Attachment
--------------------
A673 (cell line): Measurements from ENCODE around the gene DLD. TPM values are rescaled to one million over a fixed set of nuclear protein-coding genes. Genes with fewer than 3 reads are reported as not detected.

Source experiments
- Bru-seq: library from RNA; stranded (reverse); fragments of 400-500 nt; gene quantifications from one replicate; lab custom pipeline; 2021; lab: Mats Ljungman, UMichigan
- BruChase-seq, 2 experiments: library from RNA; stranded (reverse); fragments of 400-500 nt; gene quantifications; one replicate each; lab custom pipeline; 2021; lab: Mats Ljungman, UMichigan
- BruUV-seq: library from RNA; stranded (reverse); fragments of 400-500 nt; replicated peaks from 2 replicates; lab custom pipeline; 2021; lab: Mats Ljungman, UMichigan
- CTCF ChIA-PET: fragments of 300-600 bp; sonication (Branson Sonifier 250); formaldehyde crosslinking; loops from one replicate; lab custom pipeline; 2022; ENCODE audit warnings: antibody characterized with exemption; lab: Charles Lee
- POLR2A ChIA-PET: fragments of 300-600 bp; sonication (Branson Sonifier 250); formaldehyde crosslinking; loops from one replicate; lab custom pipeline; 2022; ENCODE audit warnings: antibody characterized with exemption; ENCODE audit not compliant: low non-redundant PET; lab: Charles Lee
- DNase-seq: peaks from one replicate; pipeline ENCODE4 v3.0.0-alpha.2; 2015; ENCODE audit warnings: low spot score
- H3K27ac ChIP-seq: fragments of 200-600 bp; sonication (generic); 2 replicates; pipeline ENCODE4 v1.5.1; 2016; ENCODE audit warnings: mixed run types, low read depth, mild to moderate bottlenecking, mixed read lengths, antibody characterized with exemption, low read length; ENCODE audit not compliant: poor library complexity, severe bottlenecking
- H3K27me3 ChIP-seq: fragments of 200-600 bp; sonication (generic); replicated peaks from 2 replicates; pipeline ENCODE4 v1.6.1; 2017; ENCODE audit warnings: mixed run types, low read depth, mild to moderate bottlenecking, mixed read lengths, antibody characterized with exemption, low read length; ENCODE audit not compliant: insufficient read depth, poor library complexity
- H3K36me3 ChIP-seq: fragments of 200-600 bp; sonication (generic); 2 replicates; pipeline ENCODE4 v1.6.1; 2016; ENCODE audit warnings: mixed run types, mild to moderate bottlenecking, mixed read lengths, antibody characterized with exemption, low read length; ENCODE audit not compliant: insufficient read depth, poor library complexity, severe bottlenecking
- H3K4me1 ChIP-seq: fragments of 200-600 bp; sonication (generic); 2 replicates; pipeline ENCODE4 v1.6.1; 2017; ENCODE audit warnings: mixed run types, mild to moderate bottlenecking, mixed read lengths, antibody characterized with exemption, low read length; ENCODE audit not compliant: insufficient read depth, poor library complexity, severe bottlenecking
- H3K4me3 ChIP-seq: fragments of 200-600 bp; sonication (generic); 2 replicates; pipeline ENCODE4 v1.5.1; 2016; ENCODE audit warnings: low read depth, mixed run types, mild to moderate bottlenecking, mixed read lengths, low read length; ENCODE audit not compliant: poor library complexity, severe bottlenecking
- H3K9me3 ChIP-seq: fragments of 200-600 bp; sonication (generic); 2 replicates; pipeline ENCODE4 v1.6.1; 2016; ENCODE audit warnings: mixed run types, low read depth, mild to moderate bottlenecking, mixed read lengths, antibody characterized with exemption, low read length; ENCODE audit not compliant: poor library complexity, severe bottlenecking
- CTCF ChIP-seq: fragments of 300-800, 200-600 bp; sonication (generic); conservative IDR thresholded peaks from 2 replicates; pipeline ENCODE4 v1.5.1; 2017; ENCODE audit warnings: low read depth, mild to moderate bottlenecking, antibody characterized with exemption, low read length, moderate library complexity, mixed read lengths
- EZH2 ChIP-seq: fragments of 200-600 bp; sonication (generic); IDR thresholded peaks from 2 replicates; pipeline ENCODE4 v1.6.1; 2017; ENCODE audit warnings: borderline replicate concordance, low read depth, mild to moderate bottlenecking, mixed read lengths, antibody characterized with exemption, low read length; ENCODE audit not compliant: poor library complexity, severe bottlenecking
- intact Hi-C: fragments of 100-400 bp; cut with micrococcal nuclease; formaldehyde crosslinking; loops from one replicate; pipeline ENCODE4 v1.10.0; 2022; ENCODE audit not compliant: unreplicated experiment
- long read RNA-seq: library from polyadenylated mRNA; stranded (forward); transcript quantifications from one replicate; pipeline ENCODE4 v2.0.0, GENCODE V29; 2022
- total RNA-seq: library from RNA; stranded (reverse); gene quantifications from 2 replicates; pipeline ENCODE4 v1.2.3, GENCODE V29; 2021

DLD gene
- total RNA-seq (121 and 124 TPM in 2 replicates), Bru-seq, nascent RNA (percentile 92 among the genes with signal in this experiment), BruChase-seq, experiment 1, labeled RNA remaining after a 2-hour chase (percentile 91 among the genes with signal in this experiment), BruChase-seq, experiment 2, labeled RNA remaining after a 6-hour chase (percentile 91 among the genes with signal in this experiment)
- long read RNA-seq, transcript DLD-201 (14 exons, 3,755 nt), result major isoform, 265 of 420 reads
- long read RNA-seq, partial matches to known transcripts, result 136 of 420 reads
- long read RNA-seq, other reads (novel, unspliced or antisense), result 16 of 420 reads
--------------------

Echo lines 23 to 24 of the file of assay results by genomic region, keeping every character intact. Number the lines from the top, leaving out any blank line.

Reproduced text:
- long read RNA-seq, partial matches to known transcripts, result 136 of 420 reads
- long read RNA-seq, other reads (novel, unspliced or antisense), result 16 of 420 reads